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So why do so many superhero films suffer from such lackluster scores? YouTuber Every Frame A Painting makes a very simple argument: Everyone is playing it safe. Just as the Marvel movies have a house style visually and narratively, so too do they maintain an aural one. “What you see is what you get,” the argument goes, with no surprises or unexpected variations in the musical accompaniment. A scene is sad, or funny, or intense? The companion score will deliver a predictable cue to match the surface feeling. When these studios are gambling hundreds of millions of dollars in years’ earnings on just a couple of films, no one has an incentive to push boundaries.

The other main argument offered is the poisonous influence of temp tracks. Since the move to digital made it so much easier to simply lay down temporary music, something the director feels is a good match to the film they’re shaping, the pernicious effect of pre-existing music has leeched into the vast majority of scores. Directors slap a prior score or theme over a scene they feel conveys a similar tone, then instruct the composer to give them something like that. It’s why the big names among contemporary producers have had such an outsized influence compared to their forebears: Williams, Silvestri, Clint Mansell, Hans Zimmer, and others have had their music from earlier films slapped on countless recent movies as temp tracks, only to see the finished product be little more than a blatant imitation of their work. (Perhaps this is a good moment to ask America’s directors to please, please stop ladling Mansell’s famed “Lux Aeterna” from Requiem For A Dream over every portentous scene in their films.)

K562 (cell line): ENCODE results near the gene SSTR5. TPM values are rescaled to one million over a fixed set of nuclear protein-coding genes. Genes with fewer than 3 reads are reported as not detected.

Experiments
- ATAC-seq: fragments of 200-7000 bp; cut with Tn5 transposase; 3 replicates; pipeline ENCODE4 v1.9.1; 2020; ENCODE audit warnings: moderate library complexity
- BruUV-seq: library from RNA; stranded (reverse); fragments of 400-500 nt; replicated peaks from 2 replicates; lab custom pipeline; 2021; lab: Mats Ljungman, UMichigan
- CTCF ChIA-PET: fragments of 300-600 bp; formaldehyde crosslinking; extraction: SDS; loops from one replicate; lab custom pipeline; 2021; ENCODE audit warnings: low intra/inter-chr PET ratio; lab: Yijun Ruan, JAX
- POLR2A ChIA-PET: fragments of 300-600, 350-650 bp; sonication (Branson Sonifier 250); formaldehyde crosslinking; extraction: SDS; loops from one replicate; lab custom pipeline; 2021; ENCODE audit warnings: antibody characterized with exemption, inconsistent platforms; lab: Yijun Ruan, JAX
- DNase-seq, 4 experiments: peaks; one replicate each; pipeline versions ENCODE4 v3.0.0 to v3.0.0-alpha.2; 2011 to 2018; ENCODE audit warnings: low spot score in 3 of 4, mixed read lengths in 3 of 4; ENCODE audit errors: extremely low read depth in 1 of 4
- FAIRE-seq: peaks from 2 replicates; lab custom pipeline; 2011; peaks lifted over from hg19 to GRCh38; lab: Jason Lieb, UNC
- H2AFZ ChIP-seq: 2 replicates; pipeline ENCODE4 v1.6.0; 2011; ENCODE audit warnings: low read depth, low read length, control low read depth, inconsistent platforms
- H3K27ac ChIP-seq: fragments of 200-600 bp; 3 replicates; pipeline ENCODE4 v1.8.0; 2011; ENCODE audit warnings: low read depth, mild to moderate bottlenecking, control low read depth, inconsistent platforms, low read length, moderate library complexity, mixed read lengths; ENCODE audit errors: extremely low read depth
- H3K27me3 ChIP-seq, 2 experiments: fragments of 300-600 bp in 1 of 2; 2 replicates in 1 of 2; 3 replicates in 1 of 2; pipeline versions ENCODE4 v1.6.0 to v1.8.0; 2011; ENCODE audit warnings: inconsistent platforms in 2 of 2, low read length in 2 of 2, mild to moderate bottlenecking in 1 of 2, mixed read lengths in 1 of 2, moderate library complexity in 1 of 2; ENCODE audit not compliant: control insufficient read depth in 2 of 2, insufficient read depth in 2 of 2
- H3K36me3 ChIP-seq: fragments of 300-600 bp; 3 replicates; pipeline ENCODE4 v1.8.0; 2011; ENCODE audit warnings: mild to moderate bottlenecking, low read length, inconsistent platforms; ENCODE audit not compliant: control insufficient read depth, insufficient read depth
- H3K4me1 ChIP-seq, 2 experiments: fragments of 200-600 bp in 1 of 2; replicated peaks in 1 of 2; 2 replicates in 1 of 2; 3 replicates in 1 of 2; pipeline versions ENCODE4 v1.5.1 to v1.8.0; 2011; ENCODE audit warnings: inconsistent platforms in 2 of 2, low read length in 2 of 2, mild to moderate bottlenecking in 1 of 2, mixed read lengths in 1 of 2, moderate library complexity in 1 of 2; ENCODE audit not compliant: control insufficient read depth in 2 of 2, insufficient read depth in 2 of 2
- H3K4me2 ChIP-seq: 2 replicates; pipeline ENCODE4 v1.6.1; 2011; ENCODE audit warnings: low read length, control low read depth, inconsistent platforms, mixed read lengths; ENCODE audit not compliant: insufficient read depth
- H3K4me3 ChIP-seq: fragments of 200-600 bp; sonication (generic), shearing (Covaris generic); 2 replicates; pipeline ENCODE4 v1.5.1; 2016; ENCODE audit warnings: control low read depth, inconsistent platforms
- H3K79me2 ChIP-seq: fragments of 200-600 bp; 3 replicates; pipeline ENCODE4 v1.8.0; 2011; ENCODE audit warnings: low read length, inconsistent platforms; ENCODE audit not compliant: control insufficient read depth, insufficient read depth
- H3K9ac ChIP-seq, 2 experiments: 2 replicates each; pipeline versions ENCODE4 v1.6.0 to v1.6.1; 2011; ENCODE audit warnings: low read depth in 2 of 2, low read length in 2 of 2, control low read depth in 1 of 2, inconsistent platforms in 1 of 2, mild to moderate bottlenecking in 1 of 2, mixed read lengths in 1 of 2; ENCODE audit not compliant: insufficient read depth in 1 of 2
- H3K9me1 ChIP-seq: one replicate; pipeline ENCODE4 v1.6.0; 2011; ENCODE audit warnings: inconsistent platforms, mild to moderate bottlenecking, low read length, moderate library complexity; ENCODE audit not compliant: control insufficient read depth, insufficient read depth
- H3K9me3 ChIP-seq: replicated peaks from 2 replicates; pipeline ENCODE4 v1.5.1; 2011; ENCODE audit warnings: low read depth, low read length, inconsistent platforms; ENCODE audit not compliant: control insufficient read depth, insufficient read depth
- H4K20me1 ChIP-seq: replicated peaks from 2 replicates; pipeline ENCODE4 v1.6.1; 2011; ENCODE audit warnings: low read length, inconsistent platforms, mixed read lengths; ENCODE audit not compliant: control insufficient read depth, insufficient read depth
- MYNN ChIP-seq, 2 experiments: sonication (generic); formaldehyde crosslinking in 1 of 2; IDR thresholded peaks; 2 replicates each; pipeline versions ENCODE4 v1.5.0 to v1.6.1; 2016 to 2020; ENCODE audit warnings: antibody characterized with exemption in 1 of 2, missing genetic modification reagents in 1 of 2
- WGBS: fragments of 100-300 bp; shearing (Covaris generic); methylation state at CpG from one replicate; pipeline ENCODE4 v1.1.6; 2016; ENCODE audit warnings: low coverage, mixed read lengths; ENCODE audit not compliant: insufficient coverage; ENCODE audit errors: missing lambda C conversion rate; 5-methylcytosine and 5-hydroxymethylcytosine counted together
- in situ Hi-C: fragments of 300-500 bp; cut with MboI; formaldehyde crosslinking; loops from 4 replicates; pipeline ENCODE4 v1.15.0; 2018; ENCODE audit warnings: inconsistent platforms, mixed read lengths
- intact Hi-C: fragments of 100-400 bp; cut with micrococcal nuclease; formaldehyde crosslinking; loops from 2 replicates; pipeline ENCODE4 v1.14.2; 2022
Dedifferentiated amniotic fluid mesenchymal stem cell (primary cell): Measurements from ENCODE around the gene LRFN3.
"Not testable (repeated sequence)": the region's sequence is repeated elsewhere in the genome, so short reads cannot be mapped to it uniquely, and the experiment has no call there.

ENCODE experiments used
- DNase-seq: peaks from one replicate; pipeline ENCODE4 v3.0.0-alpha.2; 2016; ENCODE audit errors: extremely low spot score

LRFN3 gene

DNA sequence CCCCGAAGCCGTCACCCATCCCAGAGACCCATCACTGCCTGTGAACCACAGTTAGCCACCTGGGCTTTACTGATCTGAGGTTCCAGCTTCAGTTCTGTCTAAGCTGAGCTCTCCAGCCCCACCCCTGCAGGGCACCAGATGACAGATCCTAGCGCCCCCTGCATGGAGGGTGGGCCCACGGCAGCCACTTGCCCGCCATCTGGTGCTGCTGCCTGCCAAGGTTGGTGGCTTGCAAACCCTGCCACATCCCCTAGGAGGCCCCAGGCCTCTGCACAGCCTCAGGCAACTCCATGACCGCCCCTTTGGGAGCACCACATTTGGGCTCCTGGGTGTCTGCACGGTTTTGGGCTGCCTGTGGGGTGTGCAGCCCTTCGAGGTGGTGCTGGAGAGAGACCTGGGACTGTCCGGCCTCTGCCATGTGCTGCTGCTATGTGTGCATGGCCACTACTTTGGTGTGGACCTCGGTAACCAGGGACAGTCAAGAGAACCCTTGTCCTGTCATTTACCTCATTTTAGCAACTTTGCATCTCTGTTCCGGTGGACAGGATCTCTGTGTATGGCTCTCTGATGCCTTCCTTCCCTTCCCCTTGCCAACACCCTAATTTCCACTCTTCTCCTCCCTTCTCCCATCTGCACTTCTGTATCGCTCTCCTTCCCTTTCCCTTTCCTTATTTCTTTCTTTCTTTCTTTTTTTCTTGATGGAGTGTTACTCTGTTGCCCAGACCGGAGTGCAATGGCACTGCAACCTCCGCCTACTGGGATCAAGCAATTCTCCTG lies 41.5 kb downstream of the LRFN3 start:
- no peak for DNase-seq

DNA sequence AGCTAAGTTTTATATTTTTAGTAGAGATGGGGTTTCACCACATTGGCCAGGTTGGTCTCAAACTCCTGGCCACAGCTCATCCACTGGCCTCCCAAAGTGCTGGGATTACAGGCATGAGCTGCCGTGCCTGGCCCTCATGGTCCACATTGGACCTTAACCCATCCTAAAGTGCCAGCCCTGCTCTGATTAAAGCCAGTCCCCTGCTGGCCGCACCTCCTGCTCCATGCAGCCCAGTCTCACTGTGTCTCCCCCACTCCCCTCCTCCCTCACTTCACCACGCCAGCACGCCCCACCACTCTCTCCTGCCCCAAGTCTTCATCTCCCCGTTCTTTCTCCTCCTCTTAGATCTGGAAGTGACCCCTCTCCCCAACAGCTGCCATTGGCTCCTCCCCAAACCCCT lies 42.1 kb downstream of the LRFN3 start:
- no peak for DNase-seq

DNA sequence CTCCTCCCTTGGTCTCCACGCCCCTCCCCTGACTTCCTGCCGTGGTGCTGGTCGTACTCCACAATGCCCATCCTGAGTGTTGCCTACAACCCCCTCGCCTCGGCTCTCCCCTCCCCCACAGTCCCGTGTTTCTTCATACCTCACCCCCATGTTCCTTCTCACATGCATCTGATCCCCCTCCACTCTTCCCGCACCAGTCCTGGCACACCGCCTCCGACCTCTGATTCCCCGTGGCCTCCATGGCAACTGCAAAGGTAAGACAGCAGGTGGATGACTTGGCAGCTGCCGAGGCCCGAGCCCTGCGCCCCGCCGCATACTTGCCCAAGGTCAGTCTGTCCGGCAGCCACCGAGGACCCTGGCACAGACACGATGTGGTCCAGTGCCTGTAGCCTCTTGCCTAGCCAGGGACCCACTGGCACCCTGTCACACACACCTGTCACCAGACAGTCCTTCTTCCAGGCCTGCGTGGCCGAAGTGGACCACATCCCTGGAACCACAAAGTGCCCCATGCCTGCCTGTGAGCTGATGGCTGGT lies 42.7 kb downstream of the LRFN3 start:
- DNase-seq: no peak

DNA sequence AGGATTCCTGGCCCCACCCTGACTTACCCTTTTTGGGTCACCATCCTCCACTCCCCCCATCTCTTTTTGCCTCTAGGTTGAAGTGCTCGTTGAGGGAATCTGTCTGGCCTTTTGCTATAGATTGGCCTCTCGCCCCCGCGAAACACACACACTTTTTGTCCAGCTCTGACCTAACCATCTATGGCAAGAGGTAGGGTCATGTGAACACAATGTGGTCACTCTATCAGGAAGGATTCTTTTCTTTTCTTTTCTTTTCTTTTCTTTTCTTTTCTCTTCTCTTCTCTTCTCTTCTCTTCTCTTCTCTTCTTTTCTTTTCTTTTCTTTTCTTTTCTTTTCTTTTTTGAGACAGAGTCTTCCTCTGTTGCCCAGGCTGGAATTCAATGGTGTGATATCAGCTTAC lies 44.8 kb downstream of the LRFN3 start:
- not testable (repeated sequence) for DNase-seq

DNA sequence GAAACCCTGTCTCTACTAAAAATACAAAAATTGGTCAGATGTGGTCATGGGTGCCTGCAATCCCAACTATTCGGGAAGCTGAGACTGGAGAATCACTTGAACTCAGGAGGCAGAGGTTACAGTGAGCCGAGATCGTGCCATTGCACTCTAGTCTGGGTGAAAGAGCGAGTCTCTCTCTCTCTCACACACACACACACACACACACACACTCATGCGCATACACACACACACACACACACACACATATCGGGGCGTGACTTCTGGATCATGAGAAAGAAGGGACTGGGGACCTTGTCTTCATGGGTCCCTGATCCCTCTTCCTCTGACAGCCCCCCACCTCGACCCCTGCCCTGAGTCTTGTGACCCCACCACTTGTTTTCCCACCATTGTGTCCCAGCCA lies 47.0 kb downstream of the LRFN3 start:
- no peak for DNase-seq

Or perhaps it’s just because orchestral scores are in a creative rut across the board. As The A.V. Club’s own Sean O’Neal has argued, a lot of the most creative work being done these days is via synths and more experimental composers—think of Jóhann Jóhannsson’s superb work in Arrival or Mica Levi’s haunting sounds from Under The Skin. This isn’t to say that Marvel should be recruiting The Leftovers’ Max Richter to score Infinity Wars, but, well, maybe they should. Thor: Ragnarok recognized this problem and, as Film School Rejects notes, brought in ex-Devo member and frequent Wes Anderson collaborator Mark Mothersbaugh to add some electronic funk to the traditional brass-and-string swoons.

If the usual lineup of go-to composers doesn’t seem to be turning out the memorable material that will connect people emotionally to these properties, and giving them noteworthy themes that will function as mnemonic tools for the rest of their lives, it might be time to get outside the comfort zone of diminishing returns. Even that instantly recognizable Wonder Woman theme is less a melody than a rhythm, a riff. Maybe it’s time for these heroes to be saved from their own orchestral scores.